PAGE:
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I watched a video the other day that moved me so deeply that I was just about on the verge of tears (it’s included in the list below). It got me thinking about how precious our time here together, on earth, really is and how it can be so easy for us to lose sight of what’s really important in our lives. Moreover, I was reminded of just what it meant to live a full and happy life – and how money had little to do with it. Continue reading
The following short story was derived from Alan Watt’s Book, The Book: On the Taboo Against Knowing Who You Are. We have also included his prelude and postlude thoughts for context.
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“Myth is the form in which I try to answer when children ask me those fundamental metaphysical questions which come so readily to their minds: ‘Where did the world come from?’ ‘Why did God make the world?’ ‘Where was I before I was born?’ ‘Where do people go when they die?’ Again and again I have found that they seem to be satisfied with a simple and very ancient story, which goes something like this:” Continue reading
“My mission in life is not merely to survive, but to thrive; and to do so with some passion, some compassion, some humor, and some style.” ~ Maya Angelou
“The service we render to others is really the rent we pay for our room on this earth. It is obvious that man is himself a traveler; that the purpose of this world is not ‘to have and to hold’ but ‘to give and to serve.’ There can be no other meaning.” ~ Sir Wilfred T. Grenfell
“You are not here merely to make a living. You are here in order to enable the world to live more amply, with greater vision, with a finer spirit of home and achievement. You are here to enrich the world, and you impoverish yourself if you forget the errand.” ~ Woodrow Wilson
“We don’t seek the painful experiences that hew our identities, but we seek our identities in the wake of painful experiences. We cannot bear a pointless torment, but we can endure great pain if we believe that it’s purposeful. Ease makes less of an impression on us than struggle. We could have been ourselves without our delights, but not without the misfortunes that drive our search for meaning. ‘Therefore, I take pleasure in infirmities,’ St. Paul wrote in Second Corinthians, ‘for when I am weak, then I am strong.’” ~ Andrew Solomon, TED
Given the choice, would you rather save time or money?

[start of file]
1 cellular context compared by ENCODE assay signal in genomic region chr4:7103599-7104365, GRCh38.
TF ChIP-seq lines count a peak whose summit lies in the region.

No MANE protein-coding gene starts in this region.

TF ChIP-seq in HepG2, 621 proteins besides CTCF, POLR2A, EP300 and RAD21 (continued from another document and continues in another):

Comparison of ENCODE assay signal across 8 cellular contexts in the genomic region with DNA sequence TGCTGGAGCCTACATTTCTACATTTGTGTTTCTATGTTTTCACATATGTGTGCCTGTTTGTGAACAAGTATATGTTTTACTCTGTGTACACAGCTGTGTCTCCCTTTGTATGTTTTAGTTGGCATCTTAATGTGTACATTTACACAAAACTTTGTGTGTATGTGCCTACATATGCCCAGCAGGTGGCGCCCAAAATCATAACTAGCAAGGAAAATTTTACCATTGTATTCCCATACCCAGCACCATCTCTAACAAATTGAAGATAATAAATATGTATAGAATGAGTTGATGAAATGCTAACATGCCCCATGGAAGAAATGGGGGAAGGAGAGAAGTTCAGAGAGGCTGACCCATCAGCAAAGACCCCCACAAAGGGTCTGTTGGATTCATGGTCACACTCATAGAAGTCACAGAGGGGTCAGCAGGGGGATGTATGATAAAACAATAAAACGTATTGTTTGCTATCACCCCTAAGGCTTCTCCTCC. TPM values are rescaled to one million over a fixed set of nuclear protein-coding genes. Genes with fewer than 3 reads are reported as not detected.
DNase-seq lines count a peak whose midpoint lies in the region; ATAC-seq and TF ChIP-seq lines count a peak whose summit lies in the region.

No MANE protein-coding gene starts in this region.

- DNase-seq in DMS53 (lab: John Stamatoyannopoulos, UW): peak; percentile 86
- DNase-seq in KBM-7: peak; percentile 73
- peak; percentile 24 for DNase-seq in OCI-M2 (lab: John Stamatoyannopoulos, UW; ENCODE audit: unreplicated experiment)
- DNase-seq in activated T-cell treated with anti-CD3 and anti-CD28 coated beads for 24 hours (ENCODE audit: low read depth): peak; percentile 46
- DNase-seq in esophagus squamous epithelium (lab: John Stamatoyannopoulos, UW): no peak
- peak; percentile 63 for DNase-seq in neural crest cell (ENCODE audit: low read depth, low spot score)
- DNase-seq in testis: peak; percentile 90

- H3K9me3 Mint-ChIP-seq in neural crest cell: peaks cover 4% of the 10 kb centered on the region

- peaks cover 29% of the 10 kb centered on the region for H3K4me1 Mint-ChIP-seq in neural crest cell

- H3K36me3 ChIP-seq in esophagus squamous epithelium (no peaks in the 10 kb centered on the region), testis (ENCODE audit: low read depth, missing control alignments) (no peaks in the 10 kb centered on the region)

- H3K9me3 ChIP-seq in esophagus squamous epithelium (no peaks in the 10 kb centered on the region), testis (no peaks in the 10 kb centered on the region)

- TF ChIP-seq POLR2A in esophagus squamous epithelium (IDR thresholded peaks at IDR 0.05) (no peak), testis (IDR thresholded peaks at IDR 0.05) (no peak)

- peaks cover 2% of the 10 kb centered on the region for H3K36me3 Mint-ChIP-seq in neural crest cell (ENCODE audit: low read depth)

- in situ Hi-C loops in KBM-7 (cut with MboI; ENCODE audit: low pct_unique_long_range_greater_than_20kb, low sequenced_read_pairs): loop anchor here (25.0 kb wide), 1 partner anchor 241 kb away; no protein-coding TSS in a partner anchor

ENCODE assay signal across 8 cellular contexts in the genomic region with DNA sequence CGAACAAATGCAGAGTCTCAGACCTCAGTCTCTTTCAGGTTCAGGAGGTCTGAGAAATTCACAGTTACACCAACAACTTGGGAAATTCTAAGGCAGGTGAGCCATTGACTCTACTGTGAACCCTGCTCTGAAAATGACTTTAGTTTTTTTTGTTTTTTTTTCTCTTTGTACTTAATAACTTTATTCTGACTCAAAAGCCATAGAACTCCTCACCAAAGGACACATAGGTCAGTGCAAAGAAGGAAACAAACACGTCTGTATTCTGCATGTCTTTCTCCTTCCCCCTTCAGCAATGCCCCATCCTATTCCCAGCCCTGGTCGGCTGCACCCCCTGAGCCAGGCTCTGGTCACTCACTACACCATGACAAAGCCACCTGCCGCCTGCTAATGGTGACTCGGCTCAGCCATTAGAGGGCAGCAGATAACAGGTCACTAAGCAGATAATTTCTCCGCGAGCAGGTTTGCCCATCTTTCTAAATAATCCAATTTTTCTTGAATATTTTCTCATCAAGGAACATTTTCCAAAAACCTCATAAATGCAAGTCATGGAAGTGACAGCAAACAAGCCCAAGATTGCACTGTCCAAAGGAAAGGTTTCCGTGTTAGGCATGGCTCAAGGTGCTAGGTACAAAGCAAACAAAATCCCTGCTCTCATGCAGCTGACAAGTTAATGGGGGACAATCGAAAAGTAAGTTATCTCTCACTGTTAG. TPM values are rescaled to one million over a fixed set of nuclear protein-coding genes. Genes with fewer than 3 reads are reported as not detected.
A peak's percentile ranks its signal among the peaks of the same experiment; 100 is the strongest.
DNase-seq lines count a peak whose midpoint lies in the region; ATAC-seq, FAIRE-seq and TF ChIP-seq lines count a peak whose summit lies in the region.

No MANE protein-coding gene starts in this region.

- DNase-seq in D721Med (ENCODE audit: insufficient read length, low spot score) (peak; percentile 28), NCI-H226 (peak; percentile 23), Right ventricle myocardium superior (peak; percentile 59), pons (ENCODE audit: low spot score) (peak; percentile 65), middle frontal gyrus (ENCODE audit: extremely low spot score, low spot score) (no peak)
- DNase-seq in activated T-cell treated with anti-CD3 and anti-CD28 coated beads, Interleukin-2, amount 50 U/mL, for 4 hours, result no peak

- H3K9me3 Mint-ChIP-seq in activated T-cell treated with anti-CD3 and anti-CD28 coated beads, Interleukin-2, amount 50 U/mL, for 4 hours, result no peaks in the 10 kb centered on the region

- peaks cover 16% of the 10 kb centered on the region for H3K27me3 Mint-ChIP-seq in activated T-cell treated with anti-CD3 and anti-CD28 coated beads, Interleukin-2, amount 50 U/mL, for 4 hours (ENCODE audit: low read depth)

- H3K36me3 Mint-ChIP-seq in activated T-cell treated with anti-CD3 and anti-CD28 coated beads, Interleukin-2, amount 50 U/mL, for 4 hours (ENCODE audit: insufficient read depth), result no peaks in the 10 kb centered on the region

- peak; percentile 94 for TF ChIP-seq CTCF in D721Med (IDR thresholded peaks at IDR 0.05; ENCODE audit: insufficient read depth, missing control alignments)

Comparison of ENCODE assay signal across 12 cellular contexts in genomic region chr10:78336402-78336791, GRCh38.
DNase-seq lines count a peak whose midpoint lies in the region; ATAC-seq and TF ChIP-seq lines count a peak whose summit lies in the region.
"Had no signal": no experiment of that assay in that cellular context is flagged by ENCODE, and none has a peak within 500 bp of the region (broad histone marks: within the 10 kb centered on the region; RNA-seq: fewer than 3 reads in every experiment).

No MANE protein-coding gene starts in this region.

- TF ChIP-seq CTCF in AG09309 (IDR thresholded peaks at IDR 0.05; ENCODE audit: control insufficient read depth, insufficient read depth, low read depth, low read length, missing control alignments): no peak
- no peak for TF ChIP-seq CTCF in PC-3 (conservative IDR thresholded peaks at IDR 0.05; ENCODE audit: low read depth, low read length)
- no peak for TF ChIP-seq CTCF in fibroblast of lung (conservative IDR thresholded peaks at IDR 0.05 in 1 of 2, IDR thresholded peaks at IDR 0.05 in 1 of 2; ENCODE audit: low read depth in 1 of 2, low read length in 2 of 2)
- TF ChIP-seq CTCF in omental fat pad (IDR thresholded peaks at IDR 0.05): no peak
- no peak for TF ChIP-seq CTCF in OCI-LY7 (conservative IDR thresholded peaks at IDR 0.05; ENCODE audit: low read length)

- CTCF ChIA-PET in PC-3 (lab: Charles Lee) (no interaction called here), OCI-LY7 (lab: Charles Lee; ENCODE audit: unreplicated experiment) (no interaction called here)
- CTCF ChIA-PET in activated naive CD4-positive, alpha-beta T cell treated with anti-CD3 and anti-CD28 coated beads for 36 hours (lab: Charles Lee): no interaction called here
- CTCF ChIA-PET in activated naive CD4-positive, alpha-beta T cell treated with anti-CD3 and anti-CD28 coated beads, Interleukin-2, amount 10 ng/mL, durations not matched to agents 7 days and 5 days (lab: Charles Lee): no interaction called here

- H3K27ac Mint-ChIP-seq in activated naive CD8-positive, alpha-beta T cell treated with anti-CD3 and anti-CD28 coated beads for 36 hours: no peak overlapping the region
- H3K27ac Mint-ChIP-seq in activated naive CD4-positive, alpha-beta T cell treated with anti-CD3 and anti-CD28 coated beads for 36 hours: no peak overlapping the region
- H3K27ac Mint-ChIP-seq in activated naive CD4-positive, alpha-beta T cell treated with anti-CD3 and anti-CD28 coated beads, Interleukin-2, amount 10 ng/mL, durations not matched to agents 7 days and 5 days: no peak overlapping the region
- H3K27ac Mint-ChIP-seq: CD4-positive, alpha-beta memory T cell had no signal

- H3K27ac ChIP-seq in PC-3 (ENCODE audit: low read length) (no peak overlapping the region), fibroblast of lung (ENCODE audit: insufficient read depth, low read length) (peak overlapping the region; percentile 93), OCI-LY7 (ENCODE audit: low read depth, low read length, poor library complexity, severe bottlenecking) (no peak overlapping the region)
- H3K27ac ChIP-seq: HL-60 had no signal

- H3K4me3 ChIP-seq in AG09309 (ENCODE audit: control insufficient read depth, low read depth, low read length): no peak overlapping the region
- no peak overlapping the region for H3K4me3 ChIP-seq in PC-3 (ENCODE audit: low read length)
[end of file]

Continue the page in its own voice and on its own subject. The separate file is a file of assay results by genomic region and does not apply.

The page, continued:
Most people focus on dollars. But how you spend your time is much more important than how you spend your money. Money mistakes can often be corrected, but when you lose time, it’s gone forever.
Your priorities determine how you spend your time, and time is precious. The following statements may help you put time in perspective:
To know the value of one year… Ask the student who failed the final exam.
To know the value of one month… Ask the mother of a premature baby.
To know the value of one week… Ask the editor of a weekly newsmagazine.
To know the value of one day… Ask the wage earner who has six children.
To know the value of one hour… Ask the lovers who are waiting to meet.
To know the value of one minute… Ask the person who missed the plane.
To know the value of one second… Ask the person who survived the accident.
To know the value of one millisecond… Ask the Olympic silver medalist.
Your time is priceless. As Ralph Waldo Emerson advised, “Guard well your spare moments. They are like uncut diamonds. Discard them and their value will never be known. Improve them and they will become the brightest gems in a useful life.”
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Source: Today Matters by John C. Maxwell
“It is difficult to feel accomplished when you’re not accomplishing something that matters to you. Doing something ‘for your own good’ is rarely for your own good if it causes you to be less than who you really are.” ~ Ken Robinson, The Element
“Death is not the greatest loss in life. The greatest loss is what dies inside us while we live.” ~ Norman Cousins
“It is impossible to define the meaning of life in a general way. Questions about the meaning of life can never be answered by sweeping statements. ‘Life’ does not mean something vague, but something very real and concrete, just as life’s tasks are also very real and concrete. They form man’s destiny, which is different and unique for each individual. No man and no destiny can be compared with any other man or any other destiny. No situation repeats itself, and each situation calls for a different response. Sometimes the situation in which a man finds himself may require him to shape his own fate by action. At other times it is more advantageous for him to make use of an opportunity for contemplation and to realize assets in this way. Sometimes man may be required simply to accept fate, to bear his cross. Every situation is distinguished by its uniqueness, and there is always only one right answer to the problem posed by the situation at hand.” ~ Viktor Frankl, Brain Pickings